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3 current scams within the golf industry


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1) getting fit for clubs is a must

a) 90% of the world's golfers shoot 90 or worse. If this population wants to play better shots and improve their scoring the "must do " is technique learning and practice, not getting fit for clubs. But OEM's want to sell clubs and telling people they need to "get fit" helps sell clubs.

 

2) sneakers for golf

a) the athletic styled low profile no spikes footwear sells for $100 or more per pair yet does not provide good support for walking and, or, swinging a golf club. The cement construction sneaker style footwear is disposable so it's a good business for the producers.

 

3) strokes gained stats

a) Again, 90% of golfers will buy anything and right now the message that sells is is "closer proximity to the hole , no matter how far off target, results in lower scores". OEM club sellers and fitters use this to sell their products and services.

 

Please post to this thread money making scams you believe are prevalent within the golf industry today.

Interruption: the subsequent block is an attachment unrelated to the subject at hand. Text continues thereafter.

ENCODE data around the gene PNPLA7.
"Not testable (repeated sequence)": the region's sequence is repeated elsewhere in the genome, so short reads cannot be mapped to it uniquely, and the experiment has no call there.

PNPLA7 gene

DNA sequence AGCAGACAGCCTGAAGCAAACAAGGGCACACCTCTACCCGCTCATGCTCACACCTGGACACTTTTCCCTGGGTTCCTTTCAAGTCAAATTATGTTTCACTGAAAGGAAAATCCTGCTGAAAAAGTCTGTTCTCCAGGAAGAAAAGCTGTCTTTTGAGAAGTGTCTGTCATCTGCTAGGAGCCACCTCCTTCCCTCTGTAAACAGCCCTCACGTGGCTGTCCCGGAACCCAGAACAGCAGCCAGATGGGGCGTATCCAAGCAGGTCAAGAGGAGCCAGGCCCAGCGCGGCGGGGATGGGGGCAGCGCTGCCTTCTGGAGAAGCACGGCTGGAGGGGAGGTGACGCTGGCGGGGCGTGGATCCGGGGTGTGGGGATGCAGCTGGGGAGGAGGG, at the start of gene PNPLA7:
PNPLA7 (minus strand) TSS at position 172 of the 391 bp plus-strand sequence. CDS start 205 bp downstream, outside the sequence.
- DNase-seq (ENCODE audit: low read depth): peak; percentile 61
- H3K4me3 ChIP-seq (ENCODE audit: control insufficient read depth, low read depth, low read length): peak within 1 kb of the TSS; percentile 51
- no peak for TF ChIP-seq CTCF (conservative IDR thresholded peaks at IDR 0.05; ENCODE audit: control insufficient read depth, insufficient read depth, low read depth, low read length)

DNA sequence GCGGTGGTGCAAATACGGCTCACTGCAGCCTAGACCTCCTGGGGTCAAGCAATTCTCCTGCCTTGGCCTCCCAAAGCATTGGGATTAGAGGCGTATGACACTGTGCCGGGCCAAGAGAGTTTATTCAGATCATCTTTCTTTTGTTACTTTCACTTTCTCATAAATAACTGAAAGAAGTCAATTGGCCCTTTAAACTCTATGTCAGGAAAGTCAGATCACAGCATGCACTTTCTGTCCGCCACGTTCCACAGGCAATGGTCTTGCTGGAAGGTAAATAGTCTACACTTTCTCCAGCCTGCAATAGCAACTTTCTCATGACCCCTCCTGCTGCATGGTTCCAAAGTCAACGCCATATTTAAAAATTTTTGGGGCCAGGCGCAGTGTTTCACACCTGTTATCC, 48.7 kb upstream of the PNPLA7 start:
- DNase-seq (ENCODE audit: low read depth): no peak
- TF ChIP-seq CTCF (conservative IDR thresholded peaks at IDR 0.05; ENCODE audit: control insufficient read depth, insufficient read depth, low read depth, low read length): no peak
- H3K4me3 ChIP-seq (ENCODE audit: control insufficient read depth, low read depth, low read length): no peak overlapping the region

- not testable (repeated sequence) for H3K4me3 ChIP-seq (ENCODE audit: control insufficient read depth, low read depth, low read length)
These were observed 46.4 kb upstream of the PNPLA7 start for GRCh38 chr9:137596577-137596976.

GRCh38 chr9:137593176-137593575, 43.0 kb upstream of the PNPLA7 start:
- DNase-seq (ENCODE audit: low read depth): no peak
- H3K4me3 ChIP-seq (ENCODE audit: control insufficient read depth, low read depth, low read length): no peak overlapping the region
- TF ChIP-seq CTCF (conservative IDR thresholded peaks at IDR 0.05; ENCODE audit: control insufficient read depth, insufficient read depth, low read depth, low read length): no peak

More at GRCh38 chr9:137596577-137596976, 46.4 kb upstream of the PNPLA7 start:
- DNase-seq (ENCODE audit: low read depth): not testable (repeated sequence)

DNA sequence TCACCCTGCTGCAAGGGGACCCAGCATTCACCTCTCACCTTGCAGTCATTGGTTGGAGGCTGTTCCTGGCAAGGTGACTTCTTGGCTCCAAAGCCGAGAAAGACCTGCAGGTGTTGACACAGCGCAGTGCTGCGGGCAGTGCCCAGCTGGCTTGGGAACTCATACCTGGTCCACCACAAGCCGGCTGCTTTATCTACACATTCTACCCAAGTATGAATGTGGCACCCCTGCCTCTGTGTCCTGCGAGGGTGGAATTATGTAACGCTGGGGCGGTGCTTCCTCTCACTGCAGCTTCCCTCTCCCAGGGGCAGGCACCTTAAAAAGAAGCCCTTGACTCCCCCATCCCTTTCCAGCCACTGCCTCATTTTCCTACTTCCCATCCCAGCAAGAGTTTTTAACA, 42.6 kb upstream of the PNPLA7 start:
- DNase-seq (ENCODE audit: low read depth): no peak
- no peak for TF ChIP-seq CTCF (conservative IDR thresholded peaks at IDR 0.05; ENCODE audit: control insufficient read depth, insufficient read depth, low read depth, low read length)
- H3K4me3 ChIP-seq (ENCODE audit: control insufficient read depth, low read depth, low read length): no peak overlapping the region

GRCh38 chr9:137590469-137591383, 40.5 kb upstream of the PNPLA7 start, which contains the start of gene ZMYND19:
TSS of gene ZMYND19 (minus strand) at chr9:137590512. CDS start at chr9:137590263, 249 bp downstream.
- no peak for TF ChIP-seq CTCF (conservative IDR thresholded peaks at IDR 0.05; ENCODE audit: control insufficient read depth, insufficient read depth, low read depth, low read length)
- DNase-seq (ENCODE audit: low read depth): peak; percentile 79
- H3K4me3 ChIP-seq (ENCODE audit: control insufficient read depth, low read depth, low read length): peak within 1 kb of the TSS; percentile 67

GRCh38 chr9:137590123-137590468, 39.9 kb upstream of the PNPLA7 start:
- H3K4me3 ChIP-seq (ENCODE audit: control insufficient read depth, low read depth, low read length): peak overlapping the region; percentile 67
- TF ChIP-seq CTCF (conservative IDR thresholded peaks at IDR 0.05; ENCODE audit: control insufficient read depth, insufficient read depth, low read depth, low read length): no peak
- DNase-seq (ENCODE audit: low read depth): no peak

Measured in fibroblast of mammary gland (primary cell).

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47 minutes ago, Fairway14 said:

1) getting fit for clubs is a must

a) 90% of the world's golfers shoot 90 or worse. If this population wants to play better shots and improve their scoring the "must do " is technique learning and practice, not getting fit for clubs. But OEM's want to sell clubs and telling people they need to "get fit" helps sell clubs.

 

2) sneakers for golf

a) the athletic styled low profile no spikes footwear sells for $100 or more per pair yet does not provide good support for walking and, or, swinging a golf club. The cement construction sneaker style footwear is disposable so it's a good business for the producers.

 

Agree

1) Yes, for the majority of golfers who can't break 90 on a consistent basis....money is better spent on learning a proper swing and game vs. fitted clubs.

 

2) I have been wearing my running shoes for 80% of my golf recently....no change in scores.